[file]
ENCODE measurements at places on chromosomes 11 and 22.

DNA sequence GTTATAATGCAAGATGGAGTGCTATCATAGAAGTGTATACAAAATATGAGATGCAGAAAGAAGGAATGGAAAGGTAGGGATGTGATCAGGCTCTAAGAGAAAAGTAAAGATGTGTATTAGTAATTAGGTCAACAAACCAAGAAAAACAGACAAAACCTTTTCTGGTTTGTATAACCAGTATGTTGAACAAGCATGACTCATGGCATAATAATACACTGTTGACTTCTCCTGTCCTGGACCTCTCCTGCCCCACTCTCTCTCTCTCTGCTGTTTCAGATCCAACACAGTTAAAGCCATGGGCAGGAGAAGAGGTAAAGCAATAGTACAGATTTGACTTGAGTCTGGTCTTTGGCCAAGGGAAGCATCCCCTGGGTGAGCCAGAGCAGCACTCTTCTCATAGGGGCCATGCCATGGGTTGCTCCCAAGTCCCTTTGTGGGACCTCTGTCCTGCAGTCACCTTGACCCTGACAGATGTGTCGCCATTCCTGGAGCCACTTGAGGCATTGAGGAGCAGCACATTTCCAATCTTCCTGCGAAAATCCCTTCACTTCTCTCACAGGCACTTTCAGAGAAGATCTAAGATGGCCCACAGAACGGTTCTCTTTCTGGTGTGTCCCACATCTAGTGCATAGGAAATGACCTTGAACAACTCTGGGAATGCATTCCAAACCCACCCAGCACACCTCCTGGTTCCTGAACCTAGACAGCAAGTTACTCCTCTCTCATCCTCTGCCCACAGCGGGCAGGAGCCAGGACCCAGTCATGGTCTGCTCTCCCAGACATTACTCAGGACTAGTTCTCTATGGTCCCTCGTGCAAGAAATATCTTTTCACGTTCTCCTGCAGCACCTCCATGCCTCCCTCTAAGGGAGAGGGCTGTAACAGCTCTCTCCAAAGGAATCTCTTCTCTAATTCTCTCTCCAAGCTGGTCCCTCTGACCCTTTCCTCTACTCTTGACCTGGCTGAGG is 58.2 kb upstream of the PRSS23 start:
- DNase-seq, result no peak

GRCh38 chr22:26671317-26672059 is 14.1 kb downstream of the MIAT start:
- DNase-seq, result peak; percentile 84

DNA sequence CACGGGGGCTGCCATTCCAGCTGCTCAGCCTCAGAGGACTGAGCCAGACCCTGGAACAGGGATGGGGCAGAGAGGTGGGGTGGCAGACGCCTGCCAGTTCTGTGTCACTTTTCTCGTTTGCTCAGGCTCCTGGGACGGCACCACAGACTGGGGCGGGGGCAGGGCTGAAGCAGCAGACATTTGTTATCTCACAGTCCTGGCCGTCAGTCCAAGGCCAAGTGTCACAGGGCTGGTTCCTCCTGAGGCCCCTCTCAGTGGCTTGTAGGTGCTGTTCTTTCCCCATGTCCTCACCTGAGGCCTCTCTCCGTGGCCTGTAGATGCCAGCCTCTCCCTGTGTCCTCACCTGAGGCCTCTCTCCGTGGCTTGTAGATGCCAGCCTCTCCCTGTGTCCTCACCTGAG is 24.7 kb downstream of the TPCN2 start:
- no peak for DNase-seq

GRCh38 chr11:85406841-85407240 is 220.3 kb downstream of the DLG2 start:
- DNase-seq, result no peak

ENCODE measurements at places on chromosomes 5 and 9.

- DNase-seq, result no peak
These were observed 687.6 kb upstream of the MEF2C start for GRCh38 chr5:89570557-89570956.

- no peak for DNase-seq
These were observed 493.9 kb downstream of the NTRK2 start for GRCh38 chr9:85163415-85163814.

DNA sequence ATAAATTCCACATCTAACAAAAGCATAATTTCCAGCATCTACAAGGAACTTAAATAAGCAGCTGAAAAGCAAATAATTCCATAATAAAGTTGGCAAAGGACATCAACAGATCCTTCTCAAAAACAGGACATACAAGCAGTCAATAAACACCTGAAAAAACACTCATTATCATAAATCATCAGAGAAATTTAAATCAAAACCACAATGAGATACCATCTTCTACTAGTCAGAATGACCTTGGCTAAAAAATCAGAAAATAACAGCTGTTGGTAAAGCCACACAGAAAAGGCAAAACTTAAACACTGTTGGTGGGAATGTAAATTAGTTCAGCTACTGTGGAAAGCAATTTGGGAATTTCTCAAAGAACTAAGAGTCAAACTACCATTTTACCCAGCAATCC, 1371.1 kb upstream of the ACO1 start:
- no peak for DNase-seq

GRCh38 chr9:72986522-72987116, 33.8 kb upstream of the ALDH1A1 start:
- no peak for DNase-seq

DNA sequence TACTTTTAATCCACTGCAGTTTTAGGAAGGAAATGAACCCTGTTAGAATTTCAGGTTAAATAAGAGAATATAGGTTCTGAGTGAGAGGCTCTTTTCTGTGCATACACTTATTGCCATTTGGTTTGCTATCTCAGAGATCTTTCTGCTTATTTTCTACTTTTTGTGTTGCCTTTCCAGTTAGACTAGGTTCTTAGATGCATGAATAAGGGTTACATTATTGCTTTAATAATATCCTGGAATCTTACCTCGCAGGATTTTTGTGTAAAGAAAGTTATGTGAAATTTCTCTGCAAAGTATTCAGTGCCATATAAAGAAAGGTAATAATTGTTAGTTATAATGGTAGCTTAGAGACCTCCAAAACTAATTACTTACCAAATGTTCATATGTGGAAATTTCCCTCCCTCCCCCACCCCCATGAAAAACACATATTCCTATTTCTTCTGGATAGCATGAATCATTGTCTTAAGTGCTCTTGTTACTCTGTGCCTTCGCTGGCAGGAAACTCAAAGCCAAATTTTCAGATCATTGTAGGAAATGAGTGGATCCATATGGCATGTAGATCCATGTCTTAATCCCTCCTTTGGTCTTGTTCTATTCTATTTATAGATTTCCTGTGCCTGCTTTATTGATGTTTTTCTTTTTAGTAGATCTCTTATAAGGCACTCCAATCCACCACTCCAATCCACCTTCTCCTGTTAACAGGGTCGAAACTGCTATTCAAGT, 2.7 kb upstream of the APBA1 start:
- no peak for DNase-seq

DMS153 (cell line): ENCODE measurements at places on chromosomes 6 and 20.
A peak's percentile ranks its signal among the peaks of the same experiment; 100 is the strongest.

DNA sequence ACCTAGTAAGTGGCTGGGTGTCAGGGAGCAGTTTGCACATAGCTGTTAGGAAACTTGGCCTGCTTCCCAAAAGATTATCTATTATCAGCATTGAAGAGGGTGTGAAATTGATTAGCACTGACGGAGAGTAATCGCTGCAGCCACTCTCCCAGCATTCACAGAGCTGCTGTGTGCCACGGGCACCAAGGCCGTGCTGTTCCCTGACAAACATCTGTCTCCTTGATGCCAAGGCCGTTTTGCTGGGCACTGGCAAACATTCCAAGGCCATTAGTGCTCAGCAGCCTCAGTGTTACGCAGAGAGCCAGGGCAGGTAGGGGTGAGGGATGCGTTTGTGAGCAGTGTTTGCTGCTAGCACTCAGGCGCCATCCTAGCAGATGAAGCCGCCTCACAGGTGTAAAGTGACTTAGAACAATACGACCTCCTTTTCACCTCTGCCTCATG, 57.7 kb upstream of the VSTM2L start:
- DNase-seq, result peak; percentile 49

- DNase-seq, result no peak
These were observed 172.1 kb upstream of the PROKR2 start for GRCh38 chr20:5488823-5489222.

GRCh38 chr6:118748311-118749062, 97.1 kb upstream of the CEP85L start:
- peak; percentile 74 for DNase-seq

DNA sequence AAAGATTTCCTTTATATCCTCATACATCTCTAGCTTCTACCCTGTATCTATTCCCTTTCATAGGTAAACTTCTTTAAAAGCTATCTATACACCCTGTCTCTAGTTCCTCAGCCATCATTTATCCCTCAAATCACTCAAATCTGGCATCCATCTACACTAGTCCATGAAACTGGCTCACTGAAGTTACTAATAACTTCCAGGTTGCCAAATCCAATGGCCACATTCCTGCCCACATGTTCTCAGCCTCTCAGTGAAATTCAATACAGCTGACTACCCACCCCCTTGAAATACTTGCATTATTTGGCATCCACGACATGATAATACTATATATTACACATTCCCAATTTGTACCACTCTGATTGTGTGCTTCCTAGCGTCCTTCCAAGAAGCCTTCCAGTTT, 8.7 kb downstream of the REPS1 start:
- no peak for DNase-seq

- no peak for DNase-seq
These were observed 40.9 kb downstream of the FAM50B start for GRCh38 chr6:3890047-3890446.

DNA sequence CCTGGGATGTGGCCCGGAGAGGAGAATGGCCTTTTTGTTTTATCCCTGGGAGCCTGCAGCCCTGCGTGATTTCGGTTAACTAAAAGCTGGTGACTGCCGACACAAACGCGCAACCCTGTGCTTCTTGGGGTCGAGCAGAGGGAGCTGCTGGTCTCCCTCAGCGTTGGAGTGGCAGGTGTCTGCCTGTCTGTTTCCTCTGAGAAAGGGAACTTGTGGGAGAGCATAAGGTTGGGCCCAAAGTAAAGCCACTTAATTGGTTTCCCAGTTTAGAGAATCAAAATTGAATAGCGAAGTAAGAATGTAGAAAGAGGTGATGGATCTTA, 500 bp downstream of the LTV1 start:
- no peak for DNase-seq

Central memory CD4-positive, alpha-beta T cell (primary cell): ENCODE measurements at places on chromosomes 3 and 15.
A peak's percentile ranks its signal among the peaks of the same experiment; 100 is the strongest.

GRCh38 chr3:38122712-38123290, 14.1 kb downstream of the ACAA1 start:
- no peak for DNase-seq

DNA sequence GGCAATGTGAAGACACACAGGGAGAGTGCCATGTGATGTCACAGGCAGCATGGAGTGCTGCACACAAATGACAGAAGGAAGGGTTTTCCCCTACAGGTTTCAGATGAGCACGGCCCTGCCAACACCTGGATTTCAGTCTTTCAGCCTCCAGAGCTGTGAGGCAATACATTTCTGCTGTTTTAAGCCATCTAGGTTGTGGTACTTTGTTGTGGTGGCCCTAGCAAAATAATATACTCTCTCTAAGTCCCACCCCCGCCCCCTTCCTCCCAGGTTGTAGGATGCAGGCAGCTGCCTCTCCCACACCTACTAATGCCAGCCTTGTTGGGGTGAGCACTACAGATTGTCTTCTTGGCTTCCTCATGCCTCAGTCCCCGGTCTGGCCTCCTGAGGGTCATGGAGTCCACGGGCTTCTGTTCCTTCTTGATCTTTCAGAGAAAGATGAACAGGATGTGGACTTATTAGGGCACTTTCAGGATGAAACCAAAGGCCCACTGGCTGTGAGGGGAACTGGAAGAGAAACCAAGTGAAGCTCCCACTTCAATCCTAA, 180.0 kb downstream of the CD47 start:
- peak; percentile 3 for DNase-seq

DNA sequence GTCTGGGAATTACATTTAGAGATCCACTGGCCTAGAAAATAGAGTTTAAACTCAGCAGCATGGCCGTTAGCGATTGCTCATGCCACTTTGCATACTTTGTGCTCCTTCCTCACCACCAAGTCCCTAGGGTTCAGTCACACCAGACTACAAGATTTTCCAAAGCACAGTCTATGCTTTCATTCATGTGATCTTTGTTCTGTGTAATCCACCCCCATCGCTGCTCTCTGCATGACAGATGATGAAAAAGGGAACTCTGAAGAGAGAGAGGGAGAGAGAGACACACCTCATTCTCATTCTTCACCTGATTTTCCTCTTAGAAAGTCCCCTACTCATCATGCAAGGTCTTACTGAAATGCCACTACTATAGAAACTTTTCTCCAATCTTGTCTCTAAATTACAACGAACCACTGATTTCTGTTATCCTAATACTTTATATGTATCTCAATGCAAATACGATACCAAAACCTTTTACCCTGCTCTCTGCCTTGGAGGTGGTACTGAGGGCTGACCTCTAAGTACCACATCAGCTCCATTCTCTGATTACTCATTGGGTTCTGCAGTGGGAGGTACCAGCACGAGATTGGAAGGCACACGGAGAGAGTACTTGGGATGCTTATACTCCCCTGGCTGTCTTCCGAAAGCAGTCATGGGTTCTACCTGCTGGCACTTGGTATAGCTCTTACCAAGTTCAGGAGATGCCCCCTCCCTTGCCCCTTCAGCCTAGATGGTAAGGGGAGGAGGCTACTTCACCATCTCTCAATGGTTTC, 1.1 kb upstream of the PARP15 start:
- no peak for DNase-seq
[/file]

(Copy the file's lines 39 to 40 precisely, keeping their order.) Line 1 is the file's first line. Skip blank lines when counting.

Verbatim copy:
DNA sequence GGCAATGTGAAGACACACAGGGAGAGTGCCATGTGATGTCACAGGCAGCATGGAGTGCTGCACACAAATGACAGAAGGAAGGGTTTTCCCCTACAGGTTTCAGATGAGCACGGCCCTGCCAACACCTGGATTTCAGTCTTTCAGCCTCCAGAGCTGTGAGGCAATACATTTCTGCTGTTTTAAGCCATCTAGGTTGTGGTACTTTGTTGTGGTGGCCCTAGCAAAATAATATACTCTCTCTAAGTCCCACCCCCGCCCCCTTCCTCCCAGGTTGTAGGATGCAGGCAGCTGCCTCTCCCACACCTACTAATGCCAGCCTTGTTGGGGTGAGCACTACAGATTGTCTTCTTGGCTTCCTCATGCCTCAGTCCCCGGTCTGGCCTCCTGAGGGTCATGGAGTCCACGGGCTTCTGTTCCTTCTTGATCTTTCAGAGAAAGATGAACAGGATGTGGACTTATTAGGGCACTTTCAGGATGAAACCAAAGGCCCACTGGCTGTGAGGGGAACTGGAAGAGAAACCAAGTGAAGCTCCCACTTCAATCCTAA, 180.0 kb downstream of the CD47 start:
- peak; percentile 3 for DNase-seq